Shop Blak this Christmas: ‘You’re making an investment in our community’s future’

This Christmas I have set myself the challenge of purchasing 90% of my gifts from Aboriginal and/or Torres Strait Islander-owned businesses.

There are hundreds of Aboriginal and Torres Strait Islander-owned businesses around Australia, operating in all areas from hospitality to arts, trades, education, fashion and tourism. Buying from Aboriginal and Torres Strait Islander-owned businesses means money is going directly into our communities. It supports efforts towards self-determination, and the establishment of intergenerational wealth; opportunities we have been historically and systematically denied.

Related: 10 Yotam Ottolenghi recipes in season for Australian summer

With every purchase you make with an Aboriginal and/or Torres Strait Islander business, you are making an investment in our community’s future.

It is important to note there are also businesses which are non-Indigenous owned that leverage our cultures; for example, non-Indigenous owned businesses selling clothing with Aboriginal designs on them. These businesses may – or may not – engage with Aboriginal and Torres Strait Islander peoples such as artists, models, photographers and other workers as part of their operations.

There are varied opinions within the Aboriginal and Torres Strait Islander community about whether non-Indigenous businesses have the right to profit from Aboriginal and Torres Strait Island cultures. I would encourage you to learn about the businesses you are supporting, so that you can make informed consumer choices.

When looking to buy from a business that draws on Aboriginal and/or Torres Strait Islander culture, read their website for information about their ownership, community engagement and commission payments. If you can’t find answers to your questions, I’d encourage you to politely and respectfully contact them for further information. Keep in mind that a business may be Aboriginal and/or Torres Strait Islander-owned but not be advertised as such.

Related: The good gift guide: 100 Christmas gift ideas to lift up, give back and delight

It is also important to know that some Aboriginal and Torres Strait Islander businesses sell products that are intended only for our community to purchase. For example, T-shirts with slogans such as “Straight out the Dreamtime”, “Shades of Deadly” and “Blak Girl Magic” are not made for non-Indigenous people. While the individual’s intentions may be well-meaning, it is important to recognise these boundaries. To make things clear, brands like Clothing the Gap have created “ally friendly” and “mob only” stickers, which they attach to their merchandise’s product descriptions to help customers.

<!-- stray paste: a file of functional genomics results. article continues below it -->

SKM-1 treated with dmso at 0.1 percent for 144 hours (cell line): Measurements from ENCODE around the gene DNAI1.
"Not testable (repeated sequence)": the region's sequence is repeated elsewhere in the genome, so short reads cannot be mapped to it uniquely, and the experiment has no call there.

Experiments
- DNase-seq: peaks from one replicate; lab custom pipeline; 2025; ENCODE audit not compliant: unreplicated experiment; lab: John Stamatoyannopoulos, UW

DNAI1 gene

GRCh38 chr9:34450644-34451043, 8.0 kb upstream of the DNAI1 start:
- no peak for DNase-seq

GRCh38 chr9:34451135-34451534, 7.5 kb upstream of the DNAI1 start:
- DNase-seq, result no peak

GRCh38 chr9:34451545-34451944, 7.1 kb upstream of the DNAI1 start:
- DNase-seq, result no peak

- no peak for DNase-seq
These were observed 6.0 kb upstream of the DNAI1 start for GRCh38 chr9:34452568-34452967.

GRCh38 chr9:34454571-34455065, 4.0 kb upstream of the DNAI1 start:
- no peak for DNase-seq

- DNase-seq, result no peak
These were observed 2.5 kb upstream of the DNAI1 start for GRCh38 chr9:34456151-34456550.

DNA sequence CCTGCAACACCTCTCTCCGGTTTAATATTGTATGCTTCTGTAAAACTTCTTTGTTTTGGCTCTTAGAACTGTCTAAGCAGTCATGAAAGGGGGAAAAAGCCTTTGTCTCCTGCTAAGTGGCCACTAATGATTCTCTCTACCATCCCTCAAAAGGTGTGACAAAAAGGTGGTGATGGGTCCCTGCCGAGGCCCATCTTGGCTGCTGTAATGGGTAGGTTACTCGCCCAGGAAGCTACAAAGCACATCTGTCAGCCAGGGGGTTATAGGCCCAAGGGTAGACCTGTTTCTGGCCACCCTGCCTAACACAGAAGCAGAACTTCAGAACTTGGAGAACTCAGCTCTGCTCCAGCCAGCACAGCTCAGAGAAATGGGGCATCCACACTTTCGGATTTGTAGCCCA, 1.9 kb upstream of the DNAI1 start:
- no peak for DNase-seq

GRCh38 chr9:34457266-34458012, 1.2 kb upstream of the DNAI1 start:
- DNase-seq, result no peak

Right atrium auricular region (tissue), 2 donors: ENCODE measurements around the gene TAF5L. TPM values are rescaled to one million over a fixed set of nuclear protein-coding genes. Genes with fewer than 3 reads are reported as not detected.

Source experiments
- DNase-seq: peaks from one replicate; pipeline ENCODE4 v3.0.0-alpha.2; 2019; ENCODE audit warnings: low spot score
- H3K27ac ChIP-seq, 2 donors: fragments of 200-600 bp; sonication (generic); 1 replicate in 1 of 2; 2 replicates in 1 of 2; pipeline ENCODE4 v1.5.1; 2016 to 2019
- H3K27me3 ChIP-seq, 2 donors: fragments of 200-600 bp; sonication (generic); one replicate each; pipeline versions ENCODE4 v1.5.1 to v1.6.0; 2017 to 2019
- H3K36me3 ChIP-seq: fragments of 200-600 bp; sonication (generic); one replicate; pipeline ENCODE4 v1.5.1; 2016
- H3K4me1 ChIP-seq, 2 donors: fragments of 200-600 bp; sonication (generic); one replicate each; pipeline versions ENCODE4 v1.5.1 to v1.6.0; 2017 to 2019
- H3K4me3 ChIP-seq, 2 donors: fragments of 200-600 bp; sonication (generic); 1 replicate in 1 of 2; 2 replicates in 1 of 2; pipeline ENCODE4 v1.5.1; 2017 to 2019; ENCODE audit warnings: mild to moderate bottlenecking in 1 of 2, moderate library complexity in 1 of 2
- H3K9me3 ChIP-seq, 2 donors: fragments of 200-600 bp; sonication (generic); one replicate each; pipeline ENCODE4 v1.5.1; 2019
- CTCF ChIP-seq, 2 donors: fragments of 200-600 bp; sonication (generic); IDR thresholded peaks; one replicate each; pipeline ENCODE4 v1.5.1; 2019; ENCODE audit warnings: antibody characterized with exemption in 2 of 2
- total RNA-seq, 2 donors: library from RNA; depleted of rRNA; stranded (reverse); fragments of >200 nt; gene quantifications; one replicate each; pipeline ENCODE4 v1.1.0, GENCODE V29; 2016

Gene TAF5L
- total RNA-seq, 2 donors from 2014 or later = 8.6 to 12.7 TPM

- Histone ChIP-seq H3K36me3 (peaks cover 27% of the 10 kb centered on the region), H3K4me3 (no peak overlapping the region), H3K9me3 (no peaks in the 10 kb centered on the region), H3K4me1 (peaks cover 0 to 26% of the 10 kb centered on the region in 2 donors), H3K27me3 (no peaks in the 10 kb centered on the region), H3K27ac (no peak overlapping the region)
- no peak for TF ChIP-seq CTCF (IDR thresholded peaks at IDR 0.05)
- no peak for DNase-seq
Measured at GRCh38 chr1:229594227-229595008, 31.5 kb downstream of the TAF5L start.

Nonetheless, there are heaps of Aboriginal and Torres Strait Islander businesses with products intended to be purchased, enjoyed and celebrated by all peoples. Many businesses take great pride in seeing their items being worn or used by both our community and non-Indigenous people. To get you started, I’ve highlighted a few ideas in Guardian Australia’s 2020 gift guide – but I encourage you to research further as well.

If you are interested in learning more about Aboriginal and Torres Strait Islander businesses, peoples, experiences and topics, the following resources have credible and reliable information:

  • Clothing the Gap: a Victorian Aboriginal-owned and led social enterprise with a fashion label that celebrates Aboriginal people and culture. In addition to making clothes, they also share lots of relevant and accessible content on their Instagram.

  • My own website, Blak Business, where I bring together information, knowledge and resources to facilitate broader learning and discussion about Aboriginal and Torres Strait Islander topics.

To learn more about Aboriginal and Torres Strait Islander culture more generally, I’d also recommend:

Related: The five best road trips in WA, NT and SA – according to someone who’s done them all

  • Australian Institute of Aboriginal and Torres Strait Islander Studies: a national institution focused on the diverse history, cultures and heritage of Aboriginal and Torres Strait Islander peoples. The Aiatsis website is full of archival material and resources, including the map of Indigenous Australia.

  • National Indigenous Television (NITV): a free-to-air television channel that informs, educates and entertains both Indigenous and non-Indigenous audiences about the issues that matter the most to Aboriginal and Torres Strait Islander peoples with programs produced largely by Aboriginal and Torres Strait Islander peoples.

  • ABC Indigenous: houses all the latest Aboriginal and Torres Strait Islander news stories and features from around the ABC.

  • IndigenousX: provides access to a breadth of Aboriginal and Torres Strait Islander voices and experiences by hosting a new online profile and Q&A each week.